IndyCar's new president of competition and race director Beaux Barfield has issued the first draft of the document outlining the latest sporting and technical regulations for the series in 2012.
The new rules take on board lessons learned from controversial events during 2011 such as the New Hampshire Motor Speedway race, as well as recommendations from the official report into the fatal accident at the season finale in Las Vegas in October.
There is also provision for a new manufacturers' championship, now that Honda has been joined in the series as an engine supplier by Chevrolet and Lotus.
For Barfield, it's his first opportunity to put his stamp on the series since assuming the role
at the start of the year, taking over from Brian Barnhart.
"For me, it's important that certain rules make sense for my style," said Barfield, who stressed that he also didn't want to cut back the rules too far and leave gaps, loopholes and oversights in the process and that the process had been much more of a review than a ground-up rewrite.
Adding that he was "being careful to not cut out too many elements that have value," he said: "There's a lot of heritage to these rules that you want to preserve and make sure you don't create any pitfalls by getting rid of items."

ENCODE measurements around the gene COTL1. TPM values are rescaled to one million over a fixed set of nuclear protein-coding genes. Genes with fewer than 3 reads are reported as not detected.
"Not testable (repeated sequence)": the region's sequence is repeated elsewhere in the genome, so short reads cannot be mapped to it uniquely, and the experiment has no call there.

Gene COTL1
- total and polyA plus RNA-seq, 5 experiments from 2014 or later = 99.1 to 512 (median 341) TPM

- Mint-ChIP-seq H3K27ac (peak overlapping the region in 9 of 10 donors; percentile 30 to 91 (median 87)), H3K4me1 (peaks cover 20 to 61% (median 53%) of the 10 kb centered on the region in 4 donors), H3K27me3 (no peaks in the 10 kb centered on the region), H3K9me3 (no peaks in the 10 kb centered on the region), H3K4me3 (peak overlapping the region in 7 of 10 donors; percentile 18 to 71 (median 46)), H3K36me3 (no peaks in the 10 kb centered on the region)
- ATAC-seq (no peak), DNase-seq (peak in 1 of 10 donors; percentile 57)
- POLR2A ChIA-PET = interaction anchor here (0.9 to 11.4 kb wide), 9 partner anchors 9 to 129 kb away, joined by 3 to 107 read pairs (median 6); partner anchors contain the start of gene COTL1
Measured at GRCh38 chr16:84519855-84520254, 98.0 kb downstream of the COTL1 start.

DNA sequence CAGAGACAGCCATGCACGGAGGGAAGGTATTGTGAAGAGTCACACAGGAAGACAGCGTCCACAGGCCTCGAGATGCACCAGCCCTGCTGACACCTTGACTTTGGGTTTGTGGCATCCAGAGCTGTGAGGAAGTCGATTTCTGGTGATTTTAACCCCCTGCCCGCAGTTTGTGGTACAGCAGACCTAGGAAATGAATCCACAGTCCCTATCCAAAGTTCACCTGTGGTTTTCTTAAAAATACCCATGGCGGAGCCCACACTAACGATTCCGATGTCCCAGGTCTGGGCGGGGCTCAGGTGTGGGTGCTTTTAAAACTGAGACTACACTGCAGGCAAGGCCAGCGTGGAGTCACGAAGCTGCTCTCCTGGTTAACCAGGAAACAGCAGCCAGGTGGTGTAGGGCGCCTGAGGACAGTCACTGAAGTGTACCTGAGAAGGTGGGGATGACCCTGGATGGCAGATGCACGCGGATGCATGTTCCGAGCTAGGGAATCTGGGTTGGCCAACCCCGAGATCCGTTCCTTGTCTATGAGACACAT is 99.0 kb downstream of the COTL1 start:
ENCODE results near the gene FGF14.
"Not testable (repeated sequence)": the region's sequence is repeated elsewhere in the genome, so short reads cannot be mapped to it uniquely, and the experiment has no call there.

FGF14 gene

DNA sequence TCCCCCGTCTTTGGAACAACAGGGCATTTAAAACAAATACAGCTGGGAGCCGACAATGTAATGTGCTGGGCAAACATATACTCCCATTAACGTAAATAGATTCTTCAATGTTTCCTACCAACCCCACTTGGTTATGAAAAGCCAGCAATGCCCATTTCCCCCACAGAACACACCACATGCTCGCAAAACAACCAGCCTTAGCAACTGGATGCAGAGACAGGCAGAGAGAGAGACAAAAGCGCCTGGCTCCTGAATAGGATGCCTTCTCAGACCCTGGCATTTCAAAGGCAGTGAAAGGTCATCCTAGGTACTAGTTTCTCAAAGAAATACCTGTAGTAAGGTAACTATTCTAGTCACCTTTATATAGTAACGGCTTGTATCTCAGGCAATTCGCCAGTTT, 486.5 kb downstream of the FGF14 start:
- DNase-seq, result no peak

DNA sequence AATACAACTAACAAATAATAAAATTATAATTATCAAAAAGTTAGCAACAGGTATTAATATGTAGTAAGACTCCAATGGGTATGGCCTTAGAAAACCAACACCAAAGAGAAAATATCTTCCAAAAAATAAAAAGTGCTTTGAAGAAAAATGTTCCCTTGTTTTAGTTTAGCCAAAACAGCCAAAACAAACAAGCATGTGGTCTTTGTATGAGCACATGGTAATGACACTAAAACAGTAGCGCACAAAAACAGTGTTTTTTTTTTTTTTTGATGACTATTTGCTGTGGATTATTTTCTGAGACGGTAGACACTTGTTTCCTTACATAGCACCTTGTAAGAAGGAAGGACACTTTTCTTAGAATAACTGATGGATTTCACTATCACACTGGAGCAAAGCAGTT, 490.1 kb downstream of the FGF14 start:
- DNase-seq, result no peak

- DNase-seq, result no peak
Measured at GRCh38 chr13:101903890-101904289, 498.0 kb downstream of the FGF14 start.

Barfield explained that any rulebook has to be a balance of the needs of the teams and of the series organisers. "A rulebook is written to protect the rights of its competitors and empower the officials," he said. "I'm confident that we've created the proper balance with this rulebook moving forward this season."
Among the specific changes to the rules are a new instant messaging system between Race Control and all the participants of an event with team managers able to contact Race Control directly. A failure of communication was specifically blamed for the heavily criticised decision by Race Control to attempt a restart in New Hampshire despite the fact that it was still raining at the time.
As recommended in the Vegas accident report
, a minimum of two Track Condition Radio steering wheel lights will also now be standard, complimenting additional audio and trackside visual cues alerting drivers to problems on the track.